Spiceworks on Wednesday said it would be able to help those marketing CRM, marketing automation and supply chain management applications improve their ability to reach buyers by adding more than a dozen categories to an intent-based targeting service it introduced last year.
Austin-based Spiceworks, which serves as an online marketplace and community for discussions among IT decision-makers, classified the new categories under general headings of business applications, cloud and security. Besides martech products, those in the business applications area would also include tools for HR departments, as well as more horizontal products such as analytics and productivity.
Brand customers who work with Spiceworks can use the intent-based targeting signals generated by discussions in its forums from tech buyers, reviews they’re reading on the site and other activities to determine who is actively looking to make a purchase. Spiceworks offers a number of ways to reach out to those buyers, including advertising, content syndication and e-mail to its opted-in distribution list.
Spiceworks’ executive director of product management Jonathan Sass said intent-based targeting has already helped create a more relevant buying experience for its community, and almost doubling the number of categories will only make its customers more successful.
“It really came through feedback from clients. They just wanted to see more granularity,” Sass told B2B News Network. “The initial set were in natural areas like hardware, software and so on, but this was a way of taking those segments to the next level.”
Sass said there were no immediate plans to continue adding categories for intent-based targeting, but that its data science team would continue to review the billions of data it generates to determine if further refinement is needed. The more immediate priority will be helping guide brands on how best to act on those intent signals and optimize their marketing plans accordingly.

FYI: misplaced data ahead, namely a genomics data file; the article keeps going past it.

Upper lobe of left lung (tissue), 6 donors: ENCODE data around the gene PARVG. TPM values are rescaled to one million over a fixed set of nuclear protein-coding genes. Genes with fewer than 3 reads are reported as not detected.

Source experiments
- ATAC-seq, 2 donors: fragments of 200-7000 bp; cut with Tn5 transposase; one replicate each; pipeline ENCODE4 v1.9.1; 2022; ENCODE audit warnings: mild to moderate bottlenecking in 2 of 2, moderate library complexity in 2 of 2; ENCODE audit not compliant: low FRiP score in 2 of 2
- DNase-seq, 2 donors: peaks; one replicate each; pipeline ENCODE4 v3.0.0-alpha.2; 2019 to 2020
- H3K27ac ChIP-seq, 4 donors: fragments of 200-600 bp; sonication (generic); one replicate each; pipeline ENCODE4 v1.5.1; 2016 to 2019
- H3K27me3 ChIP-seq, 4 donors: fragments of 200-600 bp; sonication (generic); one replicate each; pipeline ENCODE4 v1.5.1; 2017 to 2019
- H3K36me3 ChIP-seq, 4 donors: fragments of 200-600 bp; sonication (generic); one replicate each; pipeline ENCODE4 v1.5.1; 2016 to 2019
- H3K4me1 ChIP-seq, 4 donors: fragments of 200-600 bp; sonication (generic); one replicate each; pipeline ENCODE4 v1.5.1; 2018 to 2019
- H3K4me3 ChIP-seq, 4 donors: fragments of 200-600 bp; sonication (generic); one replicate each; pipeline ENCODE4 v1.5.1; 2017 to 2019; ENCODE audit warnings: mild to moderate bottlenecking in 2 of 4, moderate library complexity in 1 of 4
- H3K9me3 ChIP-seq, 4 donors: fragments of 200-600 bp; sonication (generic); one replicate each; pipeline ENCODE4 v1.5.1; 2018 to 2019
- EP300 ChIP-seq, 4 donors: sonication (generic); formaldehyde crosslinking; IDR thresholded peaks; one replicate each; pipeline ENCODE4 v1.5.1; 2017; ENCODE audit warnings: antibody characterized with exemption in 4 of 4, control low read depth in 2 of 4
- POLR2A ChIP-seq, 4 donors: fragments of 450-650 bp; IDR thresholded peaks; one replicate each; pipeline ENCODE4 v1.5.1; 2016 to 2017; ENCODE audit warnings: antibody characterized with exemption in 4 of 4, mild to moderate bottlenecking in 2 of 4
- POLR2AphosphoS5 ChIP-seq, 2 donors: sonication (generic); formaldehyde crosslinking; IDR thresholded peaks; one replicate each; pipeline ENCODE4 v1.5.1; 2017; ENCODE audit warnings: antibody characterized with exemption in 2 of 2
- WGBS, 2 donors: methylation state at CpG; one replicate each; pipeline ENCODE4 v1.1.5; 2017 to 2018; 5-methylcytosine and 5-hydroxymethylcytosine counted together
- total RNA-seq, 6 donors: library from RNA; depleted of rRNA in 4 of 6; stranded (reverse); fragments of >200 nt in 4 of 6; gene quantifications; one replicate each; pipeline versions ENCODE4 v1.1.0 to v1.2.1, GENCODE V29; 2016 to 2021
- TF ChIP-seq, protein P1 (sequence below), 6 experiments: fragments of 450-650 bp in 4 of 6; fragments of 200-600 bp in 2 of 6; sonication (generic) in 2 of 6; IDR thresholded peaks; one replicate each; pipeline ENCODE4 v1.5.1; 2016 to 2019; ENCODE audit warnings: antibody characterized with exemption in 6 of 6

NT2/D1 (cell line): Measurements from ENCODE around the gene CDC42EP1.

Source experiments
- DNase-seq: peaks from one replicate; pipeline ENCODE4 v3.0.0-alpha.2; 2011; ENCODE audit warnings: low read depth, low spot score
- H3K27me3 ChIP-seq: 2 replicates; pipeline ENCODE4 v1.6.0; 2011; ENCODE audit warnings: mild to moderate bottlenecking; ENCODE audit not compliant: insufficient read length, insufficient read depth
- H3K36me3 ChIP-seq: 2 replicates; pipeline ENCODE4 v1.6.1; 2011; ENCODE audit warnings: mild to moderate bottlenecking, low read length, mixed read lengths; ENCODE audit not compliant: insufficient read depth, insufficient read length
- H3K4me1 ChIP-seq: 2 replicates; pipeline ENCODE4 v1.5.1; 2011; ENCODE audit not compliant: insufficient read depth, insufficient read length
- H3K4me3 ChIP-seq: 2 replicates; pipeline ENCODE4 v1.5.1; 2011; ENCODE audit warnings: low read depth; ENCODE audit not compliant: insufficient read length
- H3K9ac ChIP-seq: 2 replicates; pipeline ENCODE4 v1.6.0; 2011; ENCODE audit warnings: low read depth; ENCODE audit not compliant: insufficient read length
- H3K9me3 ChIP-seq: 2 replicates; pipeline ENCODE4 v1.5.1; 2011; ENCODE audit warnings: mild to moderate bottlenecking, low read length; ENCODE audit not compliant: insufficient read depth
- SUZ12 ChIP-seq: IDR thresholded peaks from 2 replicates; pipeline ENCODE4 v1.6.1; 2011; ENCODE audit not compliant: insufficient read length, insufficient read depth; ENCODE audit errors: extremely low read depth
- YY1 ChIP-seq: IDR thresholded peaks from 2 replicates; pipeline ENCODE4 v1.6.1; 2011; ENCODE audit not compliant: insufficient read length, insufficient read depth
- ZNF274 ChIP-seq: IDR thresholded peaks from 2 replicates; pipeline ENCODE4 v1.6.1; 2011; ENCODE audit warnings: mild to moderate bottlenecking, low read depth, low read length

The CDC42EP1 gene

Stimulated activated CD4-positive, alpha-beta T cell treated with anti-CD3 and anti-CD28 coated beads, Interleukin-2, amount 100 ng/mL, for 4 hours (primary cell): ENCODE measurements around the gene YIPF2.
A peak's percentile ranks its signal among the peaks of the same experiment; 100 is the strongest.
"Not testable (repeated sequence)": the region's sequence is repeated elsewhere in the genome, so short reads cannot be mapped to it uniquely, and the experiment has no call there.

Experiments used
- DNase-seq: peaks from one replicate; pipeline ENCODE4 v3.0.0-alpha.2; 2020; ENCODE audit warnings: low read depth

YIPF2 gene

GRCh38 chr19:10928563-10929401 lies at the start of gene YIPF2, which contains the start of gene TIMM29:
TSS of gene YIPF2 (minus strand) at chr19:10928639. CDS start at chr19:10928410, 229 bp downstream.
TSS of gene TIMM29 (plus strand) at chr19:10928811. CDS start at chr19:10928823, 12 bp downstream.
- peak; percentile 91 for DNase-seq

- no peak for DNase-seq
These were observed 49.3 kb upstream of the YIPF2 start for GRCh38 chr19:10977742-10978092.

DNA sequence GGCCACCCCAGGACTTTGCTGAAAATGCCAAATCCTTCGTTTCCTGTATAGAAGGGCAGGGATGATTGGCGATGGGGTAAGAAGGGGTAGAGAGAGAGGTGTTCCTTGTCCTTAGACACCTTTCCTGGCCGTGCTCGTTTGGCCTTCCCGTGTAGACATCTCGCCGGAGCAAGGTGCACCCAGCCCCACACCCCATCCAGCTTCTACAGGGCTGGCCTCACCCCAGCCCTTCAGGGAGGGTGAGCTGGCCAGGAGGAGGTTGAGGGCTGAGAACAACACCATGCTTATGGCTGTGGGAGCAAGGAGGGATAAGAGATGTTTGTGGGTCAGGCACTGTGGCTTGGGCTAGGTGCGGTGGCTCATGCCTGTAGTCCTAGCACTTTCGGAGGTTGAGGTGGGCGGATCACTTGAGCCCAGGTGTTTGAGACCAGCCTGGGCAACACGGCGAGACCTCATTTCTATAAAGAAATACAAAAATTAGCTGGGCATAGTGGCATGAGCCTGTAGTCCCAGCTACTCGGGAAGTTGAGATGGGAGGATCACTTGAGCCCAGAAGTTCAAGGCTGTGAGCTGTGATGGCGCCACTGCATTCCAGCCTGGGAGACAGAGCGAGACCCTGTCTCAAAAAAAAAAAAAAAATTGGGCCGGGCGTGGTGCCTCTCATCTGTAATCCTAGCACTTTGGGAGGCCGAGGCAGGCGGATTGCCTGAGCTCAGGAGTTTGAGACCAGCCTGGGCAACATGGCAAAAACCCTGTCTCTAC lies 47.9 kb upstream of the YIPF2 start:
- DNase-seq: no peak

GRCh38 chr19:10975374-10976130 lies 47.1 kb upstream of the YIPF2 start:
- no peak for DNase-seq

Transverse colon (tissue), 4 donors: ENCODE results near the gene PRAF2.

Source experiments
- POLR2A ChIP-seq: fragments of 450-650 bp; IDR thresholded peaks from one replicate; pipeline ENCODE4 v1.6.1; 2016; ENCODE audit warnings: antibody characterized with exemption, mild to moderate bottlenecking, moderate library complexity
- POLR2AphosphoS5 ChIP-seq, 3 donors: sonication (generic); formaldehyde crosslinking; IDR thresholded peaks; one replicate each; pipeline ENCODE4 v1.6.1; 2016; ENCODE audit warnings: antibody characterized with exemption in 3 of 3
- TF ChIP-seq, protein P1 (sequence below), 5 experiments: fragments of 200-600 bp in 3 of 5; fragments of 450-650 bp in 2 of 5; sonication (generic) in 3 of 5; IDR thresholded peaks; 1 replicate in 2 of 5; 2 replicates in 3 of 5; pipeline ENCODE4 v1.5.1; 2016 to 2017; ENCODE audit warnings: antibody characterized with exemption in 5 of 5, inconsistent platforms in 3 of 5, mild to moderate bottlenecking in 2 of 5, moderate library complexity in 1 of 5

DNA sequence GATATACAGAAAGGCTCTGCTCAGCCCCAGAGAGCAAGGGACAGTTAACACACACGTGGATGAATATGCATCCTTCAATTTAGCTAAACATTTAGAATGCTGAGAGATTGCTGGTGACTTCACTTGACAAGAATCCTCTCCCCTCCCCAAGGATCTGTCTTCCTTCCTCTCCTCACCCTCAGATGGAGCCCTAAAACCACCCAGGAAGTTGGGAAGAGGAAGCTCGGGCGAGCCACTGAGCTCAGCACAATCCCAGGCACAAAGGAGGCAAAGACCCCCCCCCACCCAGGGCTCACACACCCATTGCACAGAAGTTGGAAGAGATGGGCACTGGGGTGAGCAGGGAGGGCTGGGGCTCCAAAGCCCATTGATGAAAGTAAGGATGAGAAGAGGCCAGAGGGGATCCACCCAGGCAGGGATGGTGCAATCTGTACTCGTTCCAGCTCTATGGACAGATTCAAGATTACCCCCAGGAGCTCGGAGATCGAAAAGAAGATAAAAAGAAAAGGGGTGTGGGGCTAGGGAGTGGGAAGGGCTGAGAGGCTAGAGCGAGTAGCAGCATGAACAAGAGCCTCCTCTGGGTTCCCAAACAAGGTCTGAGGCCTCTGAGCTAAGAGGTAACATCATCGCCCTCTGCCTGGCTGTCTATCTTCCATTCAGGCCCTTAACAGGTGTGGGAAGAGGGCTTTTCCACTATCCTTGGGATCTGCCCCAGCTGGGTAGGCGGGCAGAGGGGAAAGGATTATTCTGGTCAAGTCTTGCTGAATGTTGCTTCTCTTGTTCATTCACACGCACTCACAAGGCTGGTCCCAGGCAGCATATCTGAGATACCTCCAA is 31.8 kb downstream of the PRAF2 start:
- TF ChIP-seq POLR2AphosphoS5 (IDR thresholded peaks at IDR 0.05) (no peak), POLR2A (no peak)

“Some are aligned better at different stages within the buying funnel than others,” he said. “It depends on what your goals are. Some are focused on brand awareness, so you may want to go broader than your initial chosen intent segment and combine with audiences outside of it. In other cases you might want to leverage audience extension, display, e-mail. Or you might be focused on lead generation.”
While Spiceworks is serving up intent-based targeting data based on what’s happening within its community, others, including DemandBase and True Influence, have been offering similar capabilities to help brands do the same thing based on visits to their own sites. Sass said there were no integrations with third party vendors at the moment but said the company would offer more details about its plans at its Spiceworld conference to be held this September.
Latest posts by Shane Schick (see all)
- Nintex research shows Gen Z have influenced purchases in 80% of businesses - October 16, 2019
- Oracle TV spot shows blind and visually impaired people taking roles in customer service, finance and more - October 15, 2019
- Editor’s Note: The B2B chief communications officer’s challenges are like no one else’s - October 11, 2019